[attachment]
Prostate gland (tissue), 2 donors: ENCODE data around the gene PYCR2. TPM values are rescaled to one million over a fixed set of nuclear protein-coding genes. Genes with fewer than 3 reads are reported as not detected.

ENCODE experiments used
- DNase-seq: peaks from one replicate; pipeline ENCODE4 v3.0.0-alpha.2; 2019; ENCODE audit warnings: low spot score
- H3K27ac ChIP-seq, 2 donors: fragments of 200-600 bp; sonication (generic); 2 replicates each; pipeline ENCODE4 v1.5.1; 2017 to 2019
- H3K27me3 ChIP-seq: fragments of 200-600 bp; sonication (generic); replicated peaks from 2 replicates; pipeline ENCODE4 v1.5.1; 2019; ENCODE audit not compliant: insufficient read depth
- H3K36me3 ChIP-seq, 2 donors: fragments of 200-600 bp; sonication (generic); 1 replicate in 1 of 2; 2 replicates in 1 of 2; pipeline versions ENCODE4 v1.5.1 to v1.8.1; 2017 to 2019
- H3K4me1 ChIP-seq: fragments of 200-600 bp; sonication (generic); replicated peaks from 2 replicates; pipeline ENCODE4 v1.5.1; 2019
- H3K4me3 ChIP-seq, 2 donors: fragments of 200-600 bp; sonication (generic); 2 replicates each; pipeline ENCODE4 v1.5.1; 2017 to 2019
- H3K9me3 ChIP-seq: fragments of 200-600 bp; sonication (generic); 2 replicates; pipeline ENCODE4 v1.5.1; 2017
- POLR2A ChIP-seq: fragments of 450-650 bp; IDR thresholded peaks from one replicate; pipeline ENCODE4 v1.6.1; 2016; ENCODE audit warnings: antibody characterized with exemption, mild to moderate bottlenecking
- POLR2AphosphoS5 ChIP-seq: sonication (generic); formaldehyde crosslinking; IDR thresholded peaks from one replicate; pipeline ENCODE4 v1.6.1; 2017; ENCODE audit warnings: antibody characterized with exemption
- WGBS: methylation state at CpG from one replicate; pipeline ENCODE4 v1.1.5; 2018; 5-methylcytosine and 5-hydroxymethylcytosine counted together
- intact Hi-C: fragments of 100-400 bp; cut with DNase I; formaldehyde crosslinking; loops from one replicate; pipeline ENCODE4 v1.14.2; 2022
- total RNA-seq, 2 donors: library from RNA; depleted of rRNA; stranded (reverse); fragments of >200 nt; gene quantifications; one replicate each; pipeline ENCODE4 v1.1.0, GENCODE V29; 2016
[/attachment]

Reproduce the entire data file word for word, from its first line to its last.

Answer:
Prostate gland (tissue), 2 donors: ENCODE data around the gene PYCR2. TPM values are rescaled to one million over a fixed set of nuclear protein-coding genes. Genes with fewer than 3 reads are reported as not detected.

ENCODE experiments used
- DNase-seq: peaks from one replicate; pipeline ENCODE4 v3.0.0-alpha.2; 2019; ENCODE audit warnings: low spot score
- H3K27ac ChIP-seq, 2 donors: fragments of 200-600 bp; sonication (generic); 2 replicates each; pipeline ENCODE4 v1.5.1; 2017 to 2019
- H3K27me3 ChIP-seq: fragments of 200-600 bp; sonication (generic); replicated peaks from 2 replicates; pipeline ENCODE4 v1.5.1; 2019; ENCODE audit not compliant: insufficient read depth
- H3K36me3 ChIP-seq, 2 donors: fragments of 200-600 bp; sonication (generic); 1 replicate in 1 of 2; 2 replicates in 1 of 2; pipeline versions ENCODE4 v1.5.1 to v1.8.1; 2017 to 2019
- H3K4me1 ChIP-seq: fragments of 200-600 bp; sonication (generic); replicated peaks from 2 replicates; pipeline ENCODE4 v1.5.1; 2019
- H3K4me3 ChIP-seq, 2 donors: fragments of 200-600 bp; sonication (generic); 2 replicates each; pipeline ENCODE4 v1.5.1; 2017 to 2019
- H3K9me3 ChIP-seq: fragments of 200-600 bp; sonication (generic); 2 replicates; pipeline ENCODE4 v1.5.1; 2017
- POLR2A ChIP-seq: fragments of 450-650 bp; IDR thresholded peaks from one replicate; pipeline ENCODE4 v1.6.1; 2016; ENCODE audit warnings: antibody characterized with exemption, mild to moderate bottlenecking
- POLR2AphosphoS5 ChIP-seq: sonication (generic); formaldehyde crosslinking; IDR thresholded peaks from one replicate; pipeline ENCODE4 v1.6.1; 2017; ENCODE audit warnings: antibody characterized with exemption
- WGBS: methylation state at CpG from one replicate; pipeline ENCODE4 v1.1.5; 2018; 5-methylcytosine and 5-hydroxymethylcytosine counted together
- intact Hi-C: fragments of 100-400 bp; cut with DNase I; formaldehyde crosslinking; loops from one replicate; pipeline ENCODE4 v1.14.2; 2022
- total RNA-seq, 2 donors: library from RNA; depleted of rRNA; stranded (reverse); fragments of >200 nt; gene quantifications; one replicate each; pipeline ENCODE4 v1.1.0, GENCODE V29; 2016